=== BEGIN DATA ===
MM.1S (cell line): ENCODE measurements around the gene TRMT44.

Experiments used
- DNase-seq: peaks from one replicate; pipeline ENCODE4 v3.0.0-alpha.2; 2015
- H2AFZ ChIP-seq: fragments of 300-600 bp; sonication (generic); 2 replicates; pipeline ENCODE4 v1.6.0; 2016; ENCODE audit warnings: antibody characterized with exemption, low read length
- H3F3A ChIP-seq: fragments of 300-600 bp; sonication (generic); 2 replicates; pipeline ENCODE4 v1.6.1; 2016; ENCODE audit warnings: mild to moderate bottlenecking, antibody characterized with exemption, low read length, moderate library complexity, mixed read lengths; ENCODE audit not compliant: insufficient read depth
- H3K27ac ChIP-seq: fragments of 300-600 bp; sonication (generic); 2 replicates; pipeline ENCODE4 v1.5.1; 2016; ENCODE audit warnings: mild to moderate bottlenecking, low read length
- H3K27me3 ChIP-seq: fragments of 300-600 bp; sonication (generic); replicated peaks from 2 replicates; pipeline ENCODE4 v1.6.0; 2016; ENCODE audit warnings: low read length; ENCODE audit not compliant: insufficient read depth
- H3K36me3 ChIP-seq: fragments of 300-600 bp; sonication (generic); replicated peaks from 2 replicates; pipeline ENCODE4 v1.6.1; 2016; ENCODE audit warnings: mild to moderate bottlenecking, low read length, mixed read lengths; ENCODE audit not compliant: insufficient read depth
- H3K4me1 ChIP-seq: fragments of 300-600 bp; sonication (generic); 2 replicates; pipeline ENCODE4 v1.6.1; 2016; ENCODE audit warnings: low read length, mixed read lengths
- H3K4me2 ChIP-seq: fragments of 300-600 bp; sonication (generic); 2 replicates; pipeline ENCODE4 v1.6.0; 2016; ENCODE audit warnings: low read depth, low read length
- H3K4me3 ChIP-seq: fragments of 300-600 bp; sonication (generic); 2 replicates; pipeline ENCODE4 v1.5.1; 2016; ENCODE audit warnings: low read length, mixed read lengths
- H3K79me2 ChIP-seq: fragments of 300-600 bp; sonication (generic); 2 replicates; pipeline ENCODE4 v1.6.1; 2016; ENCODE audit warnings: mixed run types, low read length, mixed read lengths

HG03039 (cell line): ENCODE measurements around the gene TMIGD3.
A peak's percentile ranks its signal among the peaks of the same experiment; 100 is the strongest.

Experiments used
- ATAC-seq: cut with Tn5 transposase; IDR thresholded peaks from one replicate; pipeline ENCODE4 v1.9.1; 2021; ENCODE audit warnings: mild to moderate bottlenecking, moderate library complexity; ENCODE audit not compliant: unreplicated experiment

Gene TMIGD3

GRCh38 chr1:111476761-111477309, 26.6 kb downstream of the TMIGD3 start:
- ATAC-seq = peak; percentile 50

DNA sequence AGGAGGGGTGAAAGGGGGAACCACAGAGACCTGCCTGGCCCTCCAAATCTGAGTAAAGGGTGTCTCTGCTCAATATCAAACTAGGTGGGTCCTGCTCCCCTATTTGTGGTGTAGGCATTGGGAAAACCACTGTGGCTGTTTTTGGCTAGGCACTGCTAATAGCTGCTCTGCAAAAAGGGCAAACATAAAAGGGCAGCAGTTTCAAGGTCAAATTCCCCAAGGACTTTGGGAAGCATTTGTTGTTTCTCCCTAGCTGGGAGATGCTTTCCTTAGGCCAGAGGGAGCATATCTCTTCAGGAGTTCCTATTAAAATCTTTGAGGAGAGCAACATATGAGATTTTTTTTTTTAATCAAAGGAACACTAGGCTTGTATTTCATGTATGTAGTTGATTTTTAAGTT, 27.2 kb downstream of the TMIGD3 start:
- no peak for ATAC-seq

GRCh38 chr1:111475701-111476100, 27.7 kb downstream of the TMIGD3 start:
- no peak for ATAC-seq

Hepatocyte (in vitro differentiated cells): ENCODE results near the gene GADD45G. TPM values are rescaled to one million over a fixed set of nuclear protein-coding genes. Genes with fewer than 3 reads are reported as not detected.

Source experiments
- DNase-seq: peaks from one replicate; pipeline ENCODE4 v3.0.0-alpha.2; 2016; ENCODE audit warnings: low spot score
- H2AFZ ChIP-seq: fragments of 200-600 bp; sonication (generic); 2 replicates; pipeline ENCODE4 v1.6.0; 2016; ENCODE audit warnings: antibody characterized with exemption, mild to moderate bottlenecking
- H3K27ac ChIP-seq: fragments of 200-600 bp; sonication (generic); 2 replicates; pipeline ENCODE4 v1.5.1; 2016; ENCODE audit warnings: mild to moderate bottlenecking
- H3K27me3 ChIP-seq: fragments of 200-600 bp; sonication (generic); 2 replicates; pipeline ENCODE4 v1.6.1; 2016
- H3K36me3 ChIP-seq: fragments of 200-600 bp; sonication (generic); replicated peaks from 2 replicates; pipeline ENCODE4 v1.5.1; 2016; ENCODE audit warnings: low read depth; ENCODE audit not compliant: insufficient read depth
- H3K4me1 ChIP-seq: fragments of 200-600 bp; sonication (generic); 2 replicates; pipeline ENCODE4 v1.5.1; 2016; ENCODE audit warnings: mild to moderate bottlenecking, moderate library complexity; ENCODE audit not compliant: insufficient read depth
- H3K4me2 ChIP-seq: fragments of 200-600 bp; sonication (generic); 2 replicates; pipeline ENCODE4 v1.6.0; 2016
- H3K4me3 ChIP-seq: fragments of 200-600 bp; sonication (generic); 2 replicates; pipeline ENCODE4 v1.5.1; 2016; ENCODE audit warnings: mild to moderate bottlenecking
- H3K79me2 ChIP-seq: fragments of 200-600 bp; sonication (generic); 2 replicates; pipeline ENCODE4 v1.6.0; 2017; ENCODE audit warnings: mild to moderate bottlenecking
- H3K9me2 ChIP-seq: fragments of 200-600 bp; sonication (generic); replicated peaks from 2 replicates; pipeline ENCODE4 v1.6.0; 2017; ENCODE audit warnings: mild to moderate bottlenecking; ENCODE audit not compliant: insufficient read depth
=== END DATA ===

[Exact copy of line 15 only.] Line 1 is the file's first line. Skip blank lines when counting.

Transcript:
Experiments used